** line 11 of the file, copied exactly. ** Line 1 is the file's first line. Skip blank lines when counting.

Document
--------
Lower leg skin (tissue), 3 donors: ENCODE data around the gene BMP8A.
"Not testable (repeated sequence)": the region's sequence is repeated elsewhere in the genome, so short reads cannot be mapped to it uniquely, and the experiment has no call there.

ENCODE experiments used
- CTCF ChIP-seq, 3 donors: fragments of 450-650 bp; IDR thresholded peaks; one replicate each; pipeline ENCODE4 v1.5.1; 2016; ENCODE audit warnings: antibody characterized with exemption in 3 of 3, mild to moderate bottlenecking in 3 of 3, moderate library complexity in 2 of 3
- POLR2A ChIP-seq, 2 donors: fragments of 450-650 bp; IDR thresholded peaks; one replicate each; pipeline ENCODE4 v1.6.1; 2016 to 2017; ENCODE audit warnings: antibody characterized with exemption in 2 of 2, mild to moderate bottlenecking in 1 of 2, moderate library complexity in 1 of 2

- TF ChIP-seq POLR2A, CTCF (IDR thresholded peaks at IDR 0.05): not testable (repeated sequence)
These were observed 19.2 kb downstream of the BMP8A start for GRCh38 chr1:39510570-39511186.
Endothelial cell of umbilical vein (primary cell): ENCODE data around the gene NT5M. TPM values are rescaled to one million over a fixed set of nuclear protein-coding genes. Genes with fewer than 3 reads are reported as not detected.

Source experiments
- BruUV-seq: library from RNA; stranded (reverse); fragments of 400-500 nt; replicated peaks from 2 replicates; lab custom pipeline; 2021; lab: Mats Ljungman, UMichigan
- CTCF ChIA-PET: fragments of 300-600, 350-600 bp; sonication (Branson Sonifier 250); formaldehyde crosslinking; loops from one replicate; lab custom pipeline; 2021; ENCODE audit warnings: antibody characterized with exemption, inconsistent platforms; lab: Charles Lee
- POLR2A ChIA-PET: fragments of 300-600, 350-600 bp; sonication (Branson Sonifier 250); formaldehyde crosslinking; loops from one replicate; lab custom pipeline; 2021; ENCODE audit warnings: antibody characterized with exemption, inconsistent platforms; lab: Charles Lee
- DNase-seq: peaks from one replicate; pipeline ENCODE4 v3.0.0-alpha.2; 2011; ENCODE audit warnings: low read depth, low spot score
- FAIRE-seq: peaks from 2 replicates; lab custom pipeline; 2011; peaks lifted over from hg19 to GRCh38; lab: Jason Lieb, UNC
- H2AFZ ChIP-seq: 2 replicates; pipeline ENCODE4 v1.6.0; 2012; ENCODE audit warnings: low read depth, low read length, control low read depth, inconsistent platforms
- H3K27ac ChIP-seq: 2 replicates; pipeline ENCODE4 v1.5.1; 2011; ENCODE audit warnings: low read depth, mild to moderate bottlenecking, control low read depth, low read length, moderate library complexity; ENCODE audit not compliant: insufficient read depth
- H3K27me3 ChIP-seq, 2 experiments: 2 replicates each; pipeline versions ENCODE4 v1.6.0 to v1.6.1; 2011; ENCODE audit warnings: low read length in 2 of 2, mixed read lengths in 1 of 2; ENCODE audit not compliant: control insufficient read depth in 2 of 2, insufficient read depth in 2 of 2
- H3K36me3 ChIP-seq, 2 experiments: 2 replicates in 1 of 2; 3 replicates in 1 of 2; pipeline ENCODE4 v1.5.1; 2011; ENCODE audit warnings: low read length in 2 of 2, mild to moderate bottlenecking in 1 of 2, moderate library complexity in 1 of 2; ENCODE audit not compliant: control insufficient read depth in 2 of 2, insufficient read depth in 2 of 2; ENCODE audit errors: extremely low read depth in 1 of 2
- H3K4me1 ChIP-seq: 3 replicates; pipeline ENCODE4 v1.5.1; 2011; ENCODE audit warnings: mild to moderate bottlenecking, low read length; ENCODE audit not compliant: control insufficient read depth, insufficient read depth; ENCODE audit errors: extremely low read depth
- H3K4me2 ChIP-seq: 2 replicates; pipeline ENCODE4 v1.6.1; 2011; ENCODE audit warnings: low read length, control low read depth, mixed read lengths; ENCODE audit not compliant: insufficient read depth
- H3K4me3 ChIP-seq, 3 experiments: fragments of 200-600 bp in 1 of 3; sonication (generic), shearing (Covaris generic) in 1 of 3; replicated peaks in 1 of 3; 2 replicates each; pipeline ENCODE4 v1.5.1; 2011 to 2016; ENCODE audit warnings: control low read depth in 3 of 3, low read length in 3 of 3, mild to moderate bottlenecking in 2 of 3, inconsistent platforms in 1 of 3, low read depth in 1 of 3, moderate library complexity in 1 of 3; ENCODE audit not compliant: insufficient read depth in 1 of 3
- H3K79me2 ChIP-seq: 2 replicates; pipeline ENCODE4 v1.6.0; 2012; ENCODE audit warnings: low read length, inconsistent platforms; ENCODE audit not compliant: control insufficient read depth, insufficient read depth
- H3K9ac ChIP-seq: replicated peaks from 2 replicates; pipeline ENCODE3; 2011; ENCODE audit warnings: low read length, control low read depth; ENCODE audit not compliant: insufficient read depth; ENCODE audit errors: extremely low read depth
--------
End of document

- CTCF ChIA-PET: fragments of 300-600, 350-600 bp; sonication (Branson Sonifier 250); formaldehyde crosslinking; loops from one replicate; lab custom pipeline; 2021; ENCODE audit warnings: antibody characterized with exemption, inconsistent platforms; lab: Charles Lee